A new Day Zero vulnerabilty in nearly all versions of IE has been discovered and announced publicly by FireEye, a security company.
Continue reading ““Clandestine Fox” eats Windows XP”
You have always been told to look for the Lock symbol in any website; that the lock indicates that you can a) trust that the website says they are who they are b) that any data you exchange with the website will be encrypted and no one else can read it. For eg. when you log in to your bank account, the lock gives you the assurance that no hacker on the internet can read your password and that you are indeed logging on to your bank’s website and not a bogus pretender bank website.
Though these things are true, a bug has been recently discovered in a software called OpenSSL. This bug can mean that, for websites that use the particular versions of OpenSSL that are affected, both of the above assertions may not be true. This bug enables a malicious hacker on the internet with no knowledge of any password related to the site with a vulnerable OpenSSL to a) possibly read any encrypted data that is flowing between the site and its users b) Use this knowledge of encrypted data, specifically private keys, to impersonate the affected website.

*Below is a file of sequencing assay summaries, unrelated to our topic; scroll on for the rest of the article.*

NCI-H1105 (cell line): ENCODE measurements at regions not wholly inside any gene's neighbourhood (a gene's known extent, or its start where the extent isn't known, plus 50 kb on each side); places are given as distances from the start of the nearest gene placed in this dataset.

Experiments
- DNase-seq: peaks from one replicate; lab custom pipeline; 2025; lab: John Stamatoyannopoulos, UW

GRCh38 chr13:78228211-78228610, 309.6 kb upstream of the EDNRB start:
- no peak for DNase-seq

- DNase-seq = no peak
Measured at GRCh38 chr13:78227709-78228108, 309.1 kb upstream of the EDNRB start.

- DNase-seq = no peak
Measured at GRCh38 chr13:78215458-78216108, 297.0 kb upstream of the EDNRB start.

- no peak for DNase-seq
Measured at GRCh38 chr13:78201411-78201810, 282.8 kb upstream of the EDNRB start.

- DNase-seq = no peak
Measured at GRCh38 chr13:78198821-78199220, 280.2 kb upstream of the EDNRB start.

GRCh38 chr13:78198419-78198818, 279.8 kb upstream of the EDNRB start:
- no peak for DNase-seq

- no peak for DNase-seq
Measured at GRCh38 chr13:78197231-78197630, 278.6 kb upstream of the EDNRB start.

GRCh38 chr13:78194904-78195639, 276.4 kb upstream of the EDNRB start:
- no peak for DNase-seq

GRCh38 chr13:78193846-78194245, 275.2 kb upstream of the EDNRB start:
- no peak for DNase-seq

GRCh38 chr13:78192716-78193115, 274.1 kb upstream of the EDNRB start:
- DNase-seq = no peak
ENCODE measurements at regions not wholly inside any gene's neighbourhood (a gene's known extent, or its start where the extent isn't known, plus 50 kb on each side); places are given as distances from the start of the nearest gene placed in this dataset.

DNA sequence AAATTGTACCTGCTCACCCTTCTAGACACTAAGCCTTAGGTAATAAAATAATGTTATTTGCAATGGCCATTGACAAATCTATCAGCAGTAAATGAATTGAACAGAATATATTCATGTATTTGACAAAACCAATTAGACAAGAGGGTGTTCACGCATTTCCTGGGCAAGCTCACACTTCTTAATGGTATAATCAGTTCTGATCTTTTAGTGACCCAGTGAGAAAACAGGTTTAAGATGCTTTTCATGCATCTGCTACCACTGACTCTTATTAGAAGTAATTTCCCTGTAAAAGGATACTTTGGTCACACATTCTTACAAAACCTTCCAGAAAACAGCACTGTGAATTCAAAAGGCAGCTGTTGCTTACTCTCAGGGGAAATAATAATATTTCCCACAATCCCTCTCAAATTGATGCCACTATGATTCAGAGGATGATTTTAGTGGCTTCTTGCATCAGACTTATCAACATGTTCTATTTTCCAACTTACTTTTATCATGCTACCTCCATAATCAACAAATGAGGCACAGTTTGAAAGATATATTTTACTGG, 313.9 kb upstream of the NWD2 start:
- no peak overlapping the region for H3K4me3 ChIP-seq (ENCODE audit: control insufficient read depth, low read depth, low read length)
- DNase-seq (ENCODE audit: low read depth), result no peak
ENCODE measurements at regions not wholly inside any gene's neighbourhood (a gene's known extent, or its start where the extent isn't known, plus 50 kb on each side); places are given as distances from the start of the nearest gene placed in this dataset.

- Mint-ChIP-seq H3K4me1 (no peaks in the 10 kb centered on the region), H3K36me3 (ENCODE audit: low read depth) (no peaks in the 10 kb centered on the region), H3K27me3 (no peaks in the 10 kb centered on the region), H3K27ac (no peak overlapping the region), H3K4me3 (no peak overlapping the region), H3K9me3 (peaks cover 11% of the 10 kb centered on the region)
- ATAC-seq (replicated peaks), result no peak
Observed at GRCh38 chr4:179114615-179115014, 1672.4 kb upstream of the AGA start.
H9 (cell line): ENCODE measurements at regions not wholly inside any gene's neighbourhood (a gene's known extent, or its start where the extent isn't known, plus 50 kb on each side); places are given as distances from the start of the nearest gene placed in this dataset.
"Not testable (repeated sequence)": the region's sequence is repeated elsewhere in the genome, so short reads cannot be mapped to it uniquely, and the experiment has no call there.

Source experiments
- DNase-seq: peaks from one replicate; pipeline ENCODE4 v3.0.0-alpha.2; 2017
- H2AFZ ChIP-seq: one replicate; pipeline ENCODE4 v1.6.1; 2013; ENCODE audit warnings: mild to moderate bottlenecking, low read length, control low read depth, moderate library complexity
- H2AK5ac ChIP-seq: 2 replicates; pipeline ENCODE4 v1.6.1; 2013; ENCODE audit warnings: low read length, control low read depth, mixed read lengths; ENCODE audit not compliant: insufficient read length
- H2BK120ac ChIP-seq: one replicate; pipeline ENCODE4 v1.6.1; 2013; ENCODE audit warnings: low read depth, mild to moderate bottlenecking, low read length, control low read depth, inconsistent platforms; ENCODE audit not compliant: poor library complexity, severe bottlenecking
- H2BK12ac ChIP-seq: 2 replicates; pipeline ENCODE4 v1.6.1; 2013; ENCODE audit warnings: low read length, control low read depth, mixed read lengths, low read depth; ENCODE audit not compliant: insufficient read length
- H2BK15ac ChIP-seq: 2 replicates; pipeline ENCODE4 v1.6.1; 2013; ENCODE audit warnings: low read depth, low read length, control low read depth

The malicious user can do all of the above because the so called “Heartbleed Bug” allows a malicious user to read a portion of website memory. This memory will contain at various points in time, private keys, passwords and other sensitive information which the malicious user can steal for further hacking.
It appears that the bug has been out in the open for more than 2 years and a public announcement regarding the bug was made last week – sending security professionals into a tizzy.
According to Netcraft, over a half a million websites continue to be affected by this vulnerability. A fairly recent list of websites affected is available on GitHub and includes popular websites like yahoo.com. Ironically, it appears as if the website of openssl.org itself is vulnerable.
Websites that use a vulnerable version of SSL would do well to move to a version that is patched.